Contextualising the parenting dynamics, Prasad adds, “Indian dads have traditionally just been onlookers of their newborns or enforcers of discipline in their growing up years. It’s both heartening and relieving to see this burgeoning trend of hands-on dads, what you call ‘penguin dads’ now in India too. Millennial fathers are taking paternity leave not just to revel in the birth of their child but chipping in with staying up the nights, changing diapers or bathing and feeding their infants.”
Ramendu believes that a man has never been taught to shoulder this responsibility and participate in a child’s upbringing because this idea has been perpetuated to suit the patriarchal setup. “It is all about gender equality, something which has been an oft-neglected issue. Motherhood is an emotion and not a gender-specific category to bracket a parent. A father can have the same emotions and fit in the role of a mother well if given a chance,” he says.
Changing the rules
Bengaluru-based Prithvi Ramachandran has dabbled in many trades, most notably being the Bengaluru casting director for the Oscar-winning Ang Lee film, Life of Pi, but one role that he is content with the most is the role of a do-it-all dad for his two boys – Mir and Arya. “I have been a stay-at-home dad since my elder son was born, although the terminology might be disputed since the pandemic began and everyone else also began to stay at home! My wife Ruhi works full time and has had a demanding career for over 25 years,” says Ramachandran, who decided to take an active role in children’s upbringing. He takes care of school drops/pickups, organizing playdates, and cooking/ensuring healthy meals and snacks, and the couple takes turns reading stories to kids at bedtime.
A father doing it all for his children, more than the mother, makes his role conspicuous to others, and there is a fair share of challenges all through. “However, much I’ve had to swallow my ego and deal with disapproving looks, snide comments from friends and relatives, and a general giving up of power, I feel blessed that I have been able to spend so much time with my children and dogs. Having children, watching them grow and experiencing with them the joys of the simple things in life helped me realize what life is truly about,” says Ramachandran.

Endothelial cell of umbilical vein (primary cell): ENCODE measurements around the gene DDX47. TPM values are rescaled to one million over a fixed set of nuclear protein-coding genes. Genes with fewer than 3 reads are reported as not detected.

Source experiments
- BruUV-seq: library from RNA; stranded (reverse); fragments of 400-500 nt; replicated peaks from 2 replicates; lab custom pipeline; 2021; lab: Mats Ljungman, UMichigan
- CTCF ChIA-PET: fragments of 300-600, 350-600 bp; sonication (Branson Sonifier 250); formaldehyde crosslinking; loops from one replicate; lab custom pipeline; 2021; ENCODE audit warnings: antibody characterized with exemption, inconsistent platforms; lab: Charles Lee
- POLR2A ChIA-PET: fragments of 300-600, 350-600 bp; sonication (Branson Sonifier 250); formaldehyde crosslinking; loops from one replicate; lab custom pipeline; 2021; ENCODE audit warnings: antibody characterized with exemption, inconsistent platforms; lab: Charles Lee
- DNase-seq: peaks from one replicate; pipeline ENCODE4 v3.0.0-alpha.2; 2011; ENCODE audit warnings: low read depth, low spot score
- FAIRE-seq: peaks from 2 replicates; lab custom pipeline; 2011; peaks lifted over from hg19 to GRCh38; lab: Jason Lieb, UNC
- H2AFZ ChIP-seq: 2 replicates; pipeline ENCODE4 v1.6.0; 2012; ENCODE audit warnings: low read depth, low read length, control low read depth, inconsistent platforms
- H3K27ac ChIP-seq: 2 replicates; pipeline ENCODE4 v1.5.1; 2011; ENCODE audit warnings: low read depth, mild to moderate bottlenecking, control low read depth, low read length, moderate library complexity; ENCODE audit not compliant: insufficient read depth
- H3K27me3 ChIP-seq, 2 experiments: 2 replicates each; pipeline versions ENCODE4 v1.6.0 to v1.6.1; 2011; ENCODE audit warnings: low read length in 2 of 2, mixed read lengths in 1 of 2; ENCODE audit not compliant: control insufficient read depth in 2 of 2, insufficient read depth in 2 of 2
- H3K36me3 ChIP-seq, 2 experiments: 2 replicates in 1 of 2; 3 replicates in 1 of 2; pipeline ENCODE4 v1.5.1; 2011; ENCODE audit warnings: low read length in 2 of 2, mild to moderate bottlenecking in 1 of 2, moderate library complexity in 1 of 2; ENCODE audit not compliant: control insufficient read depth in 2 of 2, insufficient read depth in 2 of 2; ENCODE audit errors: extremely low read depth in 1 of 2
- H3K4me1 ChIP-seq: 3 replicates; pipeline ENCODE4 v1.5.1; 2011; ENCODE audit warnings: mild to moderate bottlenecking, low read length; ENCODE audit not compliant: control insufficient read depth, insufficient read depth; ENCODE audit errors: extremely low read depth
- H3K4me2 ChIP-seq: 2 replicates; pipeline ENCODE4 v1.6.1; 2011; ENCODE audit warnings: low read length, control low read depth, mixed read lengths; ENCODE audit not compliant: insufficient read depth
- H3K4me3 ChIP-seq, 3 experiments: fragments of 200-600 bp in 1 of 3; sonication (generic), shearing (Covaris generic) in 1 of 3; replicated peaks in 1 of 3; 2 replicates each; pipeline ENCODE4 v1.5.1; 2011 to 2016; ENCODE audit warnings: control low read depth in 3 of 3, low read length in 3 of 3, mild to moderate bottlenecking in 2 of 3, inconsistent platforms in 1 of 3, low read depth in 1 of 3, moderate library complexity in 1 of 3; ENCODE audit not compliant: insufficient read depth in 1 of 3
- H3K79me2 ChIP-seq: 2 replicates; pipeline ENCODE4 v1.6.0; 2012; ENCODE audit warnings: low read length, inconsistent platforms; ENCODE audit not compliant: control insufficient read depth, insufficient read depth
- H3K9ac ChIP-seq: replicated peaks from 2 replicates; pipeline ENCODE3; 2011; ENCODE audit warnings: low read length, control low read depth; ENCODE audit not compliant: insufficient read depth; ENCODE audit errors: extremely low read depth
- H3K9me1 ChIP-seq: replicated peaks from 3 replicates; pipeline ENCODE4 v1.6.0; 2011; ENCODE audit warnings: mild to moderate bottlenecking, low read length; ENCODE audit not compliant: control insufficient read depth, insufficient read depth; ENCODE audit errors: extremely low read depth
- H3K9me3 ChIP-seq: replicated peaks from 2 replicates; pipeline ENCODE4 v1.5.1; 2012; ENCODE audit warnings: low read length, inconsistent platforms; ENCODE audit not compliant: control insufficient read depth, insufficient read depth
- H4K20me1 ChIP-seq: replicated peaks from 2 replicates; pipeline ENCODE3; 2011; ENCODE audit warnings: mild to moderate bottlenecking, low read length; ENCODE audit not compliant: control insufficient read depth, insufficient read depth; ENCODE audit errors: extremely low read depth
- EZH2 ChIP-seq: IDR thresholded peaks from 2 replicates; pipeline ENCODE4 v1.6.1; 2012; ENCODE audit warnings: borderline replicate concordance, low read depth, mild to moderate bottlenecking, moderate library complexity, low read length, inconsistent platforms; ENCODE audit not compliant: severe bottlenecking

It is a win-win situation for all three parties – the mother, the father and the kid. While the overworked mom gets a breather, dad his share of unique bonding and the kid thrives in an atmosphere of love and attention. “These children are bound to share a much deeper bond with their fathers. Besides, I think this will also reverse the archaic gender perceptions about fathers being the breadwinners while mothers being the nurturers, something we’ve unwittingly been passing on to our children,” advises Prasad.
Two-gether is the way
The tribe of penguin dads is growing because these men want to reverse the outdated concept of bracketing a mother as a nurturer and a father as a provider because these gender-defined roles have blurred. Sitesh fondly remembers how his equation with Abhisha and Naysha is in complete contrast to what he shared with his dad. “I like it this way – open, warm and affable,” he says. Like Ramendu, Ramachandran too believes in gender agnostic parenting and says, “Men being involved in the raising their children is the way it ought to be. It is challenging enough to leave it to just one person. As the saying goes, it takes a village, and all that.. the more hands, the better.”
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But Prasad is amazed and also amused to see only mothers flocking parenting workshops and sessions. She encourages both parents to attend such sessions or their children’s PTMs or school events to keep parenting even-keeled. “It goes a long way in boosting the child’s confidence and self-worth besides strengthening their bond. When both parents work as a team to bring up their children, the child grows upon the firm foundations of love, understanding and belief in each other. Such children grow up to display positive traits,” she reasons.